The buzz on Facebook was great.  People loved to gossip; it brightened up their lives.  Not everyone was happy with the results, of course, but James figured that if a guy had BO, or was limited in conversational breadth, or couldn’t wrestle his eyes from a woman’s breasts, then it was probably better, long term, that someone had the hard word about it with them.

If you’d never heard back from your date, you could check the site to see if they’d given you the reason why. All you had to do was tap in the venue, the date and the time.

Emails started to arrive from forlorn men. That report card that came in about 16th July, Zizzi’s Bar in Ashford, 9pm.  Can you tell me who it was who sent it?  I need to know if it was about me.

Of course, confidentiality applied.  The anonymity of the reviewer was sacrosanct.  The reviewed had to make their own mind up.
And maybe it wasn’t about them.  Maybe it was the sad story of the couple at the next table, the ones who’d seemed to be having such a good time.  Or the ones over by the bar, who’d looked a little drunk.  Or the two who sat by the window, quiet.  The ones who left with their arms around each other, heading for the nearest taxi rank.

Or maybe it was about the guy with nothing better to do than to email ratemydate.com.

Yes, I know it’s the old record and there’s a new one out now.

Boards of Canada – that last track on the A Beautiful Place in the Country EP
Spiritualized – Pure Phase / Lazer Guided Melodies
Flying Saucer Attack
My Bloody Valentine (obviously)
CAN – Delay
Broken Social Scene – You Forget It In People

These are the reference points I have divined from this album so far.

Occasionally, thrillingly, pop happens, but overall, it’s an ambient record.  The drummer isn’t great and actually, the drum sound isn’t all that.  The snare sounds a bit weak and tinny.  This is compensated for by most everything else sounding as cool as fuck.

All is distant, reverberating.  Not enough to be right over the horizon, though; the shapes are mostly still solid.

The hook in was the song ‘Strange Lights’.  That was the one I heard on Myspace and kept going back for.  I listen to lots of stuff on Myspace, but this was the first time since Younghusband that I was seduced at first listen.  So many bands wash past me in an, ‘oh, that was OK’, kind of way.  Sometimes, three or four nudges from friends or trusted online sources send me back to the same source to unearth a gem.  It wasn’t like that with these guys.  I was made aware that ‘Microcastles’, the new one, is out already, but because I loved ‘Strange Lights’ so much, I just headed straight for its parent album.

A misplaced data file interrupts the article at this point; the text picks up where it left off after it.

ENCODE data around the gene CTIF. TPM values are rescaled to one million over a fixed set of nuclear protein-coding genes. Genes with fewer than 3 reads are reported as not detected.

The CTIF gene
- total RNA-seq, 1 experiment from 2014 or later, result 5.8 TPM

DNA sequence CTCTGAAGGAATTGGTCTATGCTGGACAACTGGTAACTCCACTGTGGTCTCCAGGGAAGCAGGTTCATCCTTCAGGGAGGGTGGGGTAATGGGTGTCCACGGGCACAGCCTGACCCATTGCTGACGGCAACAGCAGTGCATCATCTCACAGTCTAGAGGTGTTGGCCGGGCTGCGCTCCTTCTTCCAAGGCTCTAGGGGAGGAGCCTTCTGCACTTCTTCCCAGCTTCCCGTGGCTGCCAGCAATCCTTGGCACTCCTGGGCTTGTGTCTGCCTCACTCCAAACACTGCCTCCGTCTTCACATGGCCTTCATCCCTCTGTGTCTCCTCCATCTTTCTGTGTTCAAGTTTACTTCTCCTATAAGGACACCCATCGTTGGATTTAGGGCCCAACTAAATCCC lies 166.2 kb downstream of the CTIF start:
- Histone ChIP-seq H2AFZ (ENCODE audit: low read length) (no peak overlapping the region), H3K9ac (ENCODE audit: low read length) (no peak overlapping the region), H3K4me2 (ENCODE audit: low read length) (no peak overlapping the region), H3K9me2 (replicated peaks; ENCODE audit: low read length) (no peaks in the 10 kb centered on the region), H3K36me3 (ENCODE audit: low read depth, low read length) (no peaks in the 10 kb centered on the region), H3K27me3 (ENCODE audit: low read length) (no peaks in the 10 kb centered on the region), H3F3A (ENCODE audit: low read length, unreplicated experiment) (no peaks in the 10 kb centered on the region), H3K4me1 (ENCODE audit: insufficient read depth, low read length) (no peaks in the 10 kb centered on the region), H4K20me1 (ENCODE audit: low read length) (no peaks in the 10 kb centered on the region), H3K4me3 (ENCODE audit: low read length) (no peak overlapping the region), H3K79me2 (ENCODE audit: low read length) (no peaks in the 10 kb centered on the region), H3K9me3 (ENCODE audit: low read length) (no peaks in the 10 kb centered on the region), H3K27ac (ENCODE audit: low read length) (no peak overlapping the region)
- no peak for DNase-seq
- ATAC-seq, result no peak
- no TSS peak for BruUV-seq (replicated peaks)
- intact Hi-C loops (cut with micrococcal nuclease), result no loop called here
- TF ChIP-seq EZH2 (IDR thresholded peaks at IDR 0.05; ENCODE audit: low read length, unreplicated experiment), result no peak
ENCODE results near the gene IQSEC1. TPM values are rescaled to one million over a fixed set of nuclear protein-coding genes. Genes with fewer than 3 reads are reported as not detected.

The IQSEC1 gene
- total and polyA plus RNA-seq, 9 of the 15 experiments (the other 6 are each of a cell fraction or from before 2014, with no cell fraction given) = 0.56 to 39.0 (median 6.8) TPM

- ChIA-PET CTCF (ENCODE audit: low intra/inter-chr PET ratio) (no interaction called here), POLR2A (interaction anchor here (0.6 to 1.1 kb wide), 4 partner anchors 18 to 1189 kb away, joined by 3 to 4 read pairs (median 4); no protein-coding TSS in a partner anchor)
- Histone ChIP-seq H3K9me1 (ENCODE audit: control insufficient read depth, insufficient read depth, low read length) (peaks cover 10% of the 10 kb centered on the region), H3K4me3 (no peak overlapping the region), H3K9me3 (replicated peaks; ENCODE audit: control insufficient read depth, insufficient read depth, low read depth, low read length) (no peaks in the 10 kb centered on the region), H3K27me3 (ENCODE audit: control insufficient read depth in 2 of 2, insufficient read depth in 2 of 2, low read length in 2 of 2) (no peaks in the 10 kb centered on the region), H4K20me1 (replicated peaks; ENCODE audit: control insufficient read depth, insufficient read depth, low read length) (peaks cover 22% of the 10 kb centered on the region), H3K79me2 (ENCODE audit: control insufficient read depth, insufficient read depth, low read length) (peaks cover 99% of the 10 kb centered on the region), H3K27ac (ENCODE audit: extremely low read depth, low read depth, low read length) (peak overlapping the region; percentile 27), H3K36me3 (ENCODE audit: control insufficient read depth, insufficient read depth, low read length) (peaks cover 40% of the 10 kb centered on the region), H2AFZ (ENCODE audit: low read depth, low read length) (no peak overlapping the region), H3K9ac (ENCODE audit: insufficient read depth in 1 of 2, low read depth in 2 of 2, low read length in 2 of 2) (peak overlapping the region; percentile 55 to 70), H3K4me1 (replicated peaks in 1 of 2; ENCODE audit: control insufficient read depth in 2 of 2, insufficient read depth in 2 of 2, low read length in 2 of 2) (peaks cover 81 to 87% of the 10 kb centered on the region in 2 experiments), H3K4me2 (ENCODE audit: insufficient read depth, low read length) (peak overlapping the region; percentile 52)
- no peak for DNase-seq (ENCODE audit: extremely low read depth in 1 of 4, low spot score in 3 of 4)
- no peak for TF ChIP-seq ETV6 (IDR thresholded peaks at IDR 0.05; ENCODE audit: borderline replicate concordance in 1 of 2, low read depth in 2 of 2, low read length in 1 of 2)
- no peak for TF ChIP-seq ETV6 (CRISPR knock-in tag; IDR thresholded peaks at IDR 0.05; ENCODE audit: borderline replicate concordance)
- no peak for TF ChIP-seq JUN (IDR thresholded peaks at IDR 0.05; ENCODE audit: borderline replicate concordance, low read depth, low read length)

What I know about them is that they are fronted by a gent named Bradford Cox and he very generously distributes his Atlas Sound side project material freely via (address here) – but I can’t tell you anything more about him than Pitchfork or Wikipedia could, so why should I.

Actually. I was going to say ‘when has biography ever been important about an indie band?’  Then I remembered avidly reading Our Band Could Be Your Life, with its fascinating, inspiring chapters on Mission of Burma, The Minutemen, Fugazi and Black Flag.

The Deerhunter story is interesting to me, because they appear to have found a way to be a traditional, even retro indie band in the late ‘00s – and yet be right on the zeitgeist.  Check the Atlas Sound Orange Ohms Glow EP (you might as well, he’s giving it away).  ‘Activation’ – Jesus, it’s the new Pavement!  It has the same warm, wonky glow.  Then there’s a cover of an old Joe Meek song.  This isn’t rocket science, yet it’s become extremely important.  The lineage continues.  A friend of mine nailed it when he described Deerhunter as ‘nothing new or radical, yet … so refreshing’.  It’s a conundrum.  It’s a continuum.  Indie prevails.

So the back-story becomes important.  They blog creatively as well as making music and its all part of the same thing, now.  You have to move with the times.

Anyway, Cryptograms.  Hooked in by ‘Strange Lights’.

First track, called ‘Intro’.  Swoons in with a minute or so of ambience, then in comes the title track, which is savvy as fuck.  Dirty, fast bass, distorted, double-tracked vocals (a typical and creatively well-used Deerhunter trick), a hissing nightmare of feedback, drums that battle in vain to keep up with the impending typhoon.  The vocals get sicklier, more slurred and affected – and compelling – as the guitar swathes become more and more overwhelming.  The bass keeps turning around and around.  This is a brilliant statement of intent.  Our old label boss Tom Rose would be proud. ‘Track two has to be the winner’, he always said.

The album then becomes more meditative.  I think they botched the track order a bit, actually.  ‘Strange Lights’ doesn’t appear ‘til track nine, on the heels of the album’s other stonewall beauty, ‘Spring Hall Concerts’.  Those two should have been split up.  If they’d put either ‘Spring Hall’ or ‘Strange Lights’ in at about track five, momentum would have kept up through the album better.